A new era of intense volatility and rampant speculation has arrived for the entire Big Four, stocks, bonds, currencies and commodities. Few times in the past 25 years or longer has so much wild investing, reckless gambling, risk taking and adventure been witnessed with markets of all kinds. Some argue that the last time such a scenario unfolded was in the 1970s to 1980s, 40 to 50 years ago.
When markets of all stripes can turn on a dime, rise and fall in the blink of an eye, I am quick to remind everyone about my two main rules when investing or trading.
Over the years I have mentioned those rules before, but feel compelled this week to touch upon them once again because the white-knuckle price swings being seen daily have become the norm.
My No. 1 rule is simple and clear and states emphatically: “No one knows for sure.” When investing or speculating, a certain fact is indeed that no one knows for sure what will actually unfold in a market.
Yes, some have a better feel than others about where a market is headed, but if you ask them up front, they will say, “Gosh, no one knows for sure. It is all a risk.”
And that brings up rule No. 2. My second and most important rule is also simple and clear: “Always use a stop.”
I view volatility as a two-edged sword. It is great if you happen to be holding a market position that benefits from wild and crazy market swings.
It is not so great if you are holding a market position that suddenly causes pain because of volatility. In other words, volatility is great when in your favor, but painful when it is not.
One of my favorite old saws goes like this: “The markets can be irrational longer than you can remain solvent.” The quote is attributed to John Maynard Keynes, English economist, journalist and financier known for his most famous work, “The General Theory of Employment, Interest and Money,” that touted a remedy for an economic recession based on a government policy of full employment. Or, Keynesian economics.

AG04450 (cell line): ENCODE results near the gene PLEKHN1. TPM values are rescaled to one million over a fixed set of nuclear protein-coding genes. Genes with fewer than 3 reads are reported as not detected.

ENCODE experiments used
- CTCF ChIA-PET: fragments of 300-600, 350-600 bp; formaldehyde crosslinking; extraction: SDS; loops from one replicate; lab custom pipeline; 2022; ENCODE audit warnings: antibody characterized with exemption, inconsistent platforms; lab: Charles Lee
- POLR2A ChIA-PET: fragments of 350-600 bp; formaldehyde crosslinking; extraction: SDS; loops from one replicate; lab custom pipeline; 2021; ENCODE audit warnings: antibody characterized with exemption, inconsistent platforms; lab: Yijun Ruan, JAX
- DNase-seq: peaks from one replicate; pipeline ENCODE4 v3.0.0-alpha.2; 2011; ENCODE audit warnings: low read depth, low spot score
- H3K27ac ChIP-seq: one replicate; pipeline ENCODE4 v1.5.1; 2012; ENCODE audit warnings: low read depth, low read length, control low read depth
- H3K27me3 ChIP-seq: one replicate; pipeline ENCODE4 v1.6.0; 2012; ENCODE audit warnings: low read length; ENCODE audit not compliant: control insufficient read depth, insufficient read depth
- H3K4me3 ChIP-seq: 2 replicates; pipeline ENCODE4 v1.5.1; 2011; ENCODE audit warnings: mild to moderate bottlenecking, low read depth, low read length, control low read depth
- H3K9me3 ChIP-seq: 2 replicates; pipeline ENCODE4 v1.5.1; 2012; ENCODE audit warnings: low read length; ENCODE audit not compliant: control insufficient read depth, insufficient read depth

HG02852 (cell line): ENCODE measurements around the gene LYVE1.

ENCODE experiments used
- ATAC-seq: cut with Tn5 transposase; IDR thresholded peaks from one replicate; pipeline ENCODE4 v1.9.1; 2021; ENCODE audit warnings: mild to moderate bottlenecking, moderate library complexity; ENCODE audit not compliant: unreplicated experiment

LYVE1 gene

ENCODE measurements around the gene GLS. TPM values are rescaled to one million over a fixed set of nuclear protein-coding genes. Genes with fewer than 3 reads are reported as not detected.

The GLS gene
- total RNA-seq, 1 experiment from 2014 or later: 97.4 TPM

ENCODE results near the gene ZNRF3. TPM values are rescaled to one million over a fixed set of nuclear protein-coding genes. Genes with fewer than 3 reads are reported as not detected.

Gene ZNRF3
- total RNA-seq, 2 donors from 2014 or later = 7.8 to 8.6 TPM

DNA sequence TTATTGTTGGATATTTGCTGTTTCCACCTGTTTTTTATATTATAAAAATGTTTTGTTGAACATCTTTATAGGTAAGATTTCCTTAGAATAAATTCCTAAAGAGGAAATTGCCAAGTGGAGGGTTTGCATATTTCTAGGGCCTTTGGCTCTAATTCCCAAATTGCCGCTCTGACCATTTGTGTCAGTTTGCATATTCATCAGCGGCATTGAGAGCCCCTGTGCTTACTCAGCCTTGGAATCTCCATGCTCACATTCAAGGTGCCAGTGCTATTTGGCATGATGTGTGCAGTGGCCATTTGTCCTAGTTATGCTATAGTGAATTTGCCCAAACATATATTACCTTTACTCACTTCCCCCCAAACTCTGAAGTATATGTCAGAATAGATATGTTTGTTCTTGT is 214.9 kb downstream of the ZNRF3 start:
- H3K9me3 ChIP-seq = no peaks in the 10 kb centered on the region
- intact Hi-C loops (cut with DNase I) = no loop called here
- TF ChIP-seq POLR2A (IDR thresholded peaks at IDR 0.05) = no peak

From www.maynardkeynes.org/keynes-the-speculator.html, a few highlights: “John Maynard Keynes began his career as a speculator in August 1919, at the relatively advanced age of 36 years. Keynes traded on high leverage — his broker granted him a margin account to trade positions of £40,000 with just £4,000 equity. His work as an economist led him to be bullish on the U.S. dollar and bearish on European currencies and he traded accordingly, usually going long on the dollar and short selling European currencies. By late May, despite his belief that the U.S. dollar should rise, it didn’t. Keynes was wiped out.”
He had learned a valuable, but painful lesson — markets can act perversely in the short-term. Of this, he later famously commented: “The market can stay irrational longer than you can stay solvent.”
Determined to achieve financial independence, Keynes began trading again. He traded more prudently than in his dramatic early months, using shorter-term trading indicators, and by December he was able to pay back the £5,000 loan to his benefactor.
Had Keynes practiced my No. 2 trading rule, he would have been far better off. Then again, if he followed that rule, he may not have uttered his most famous quote.
An era of intense volatility and rampant speculation always results in the loss of money and, more importantly, the loss of confidence — and the combination of which makes that old saw, “the markets can be irrational longer than you can remain solvent,” something investors, traders and ag producers never forget. And I am very quick to point that out since we are indeed in a period of time where rampant speculation is now the norm.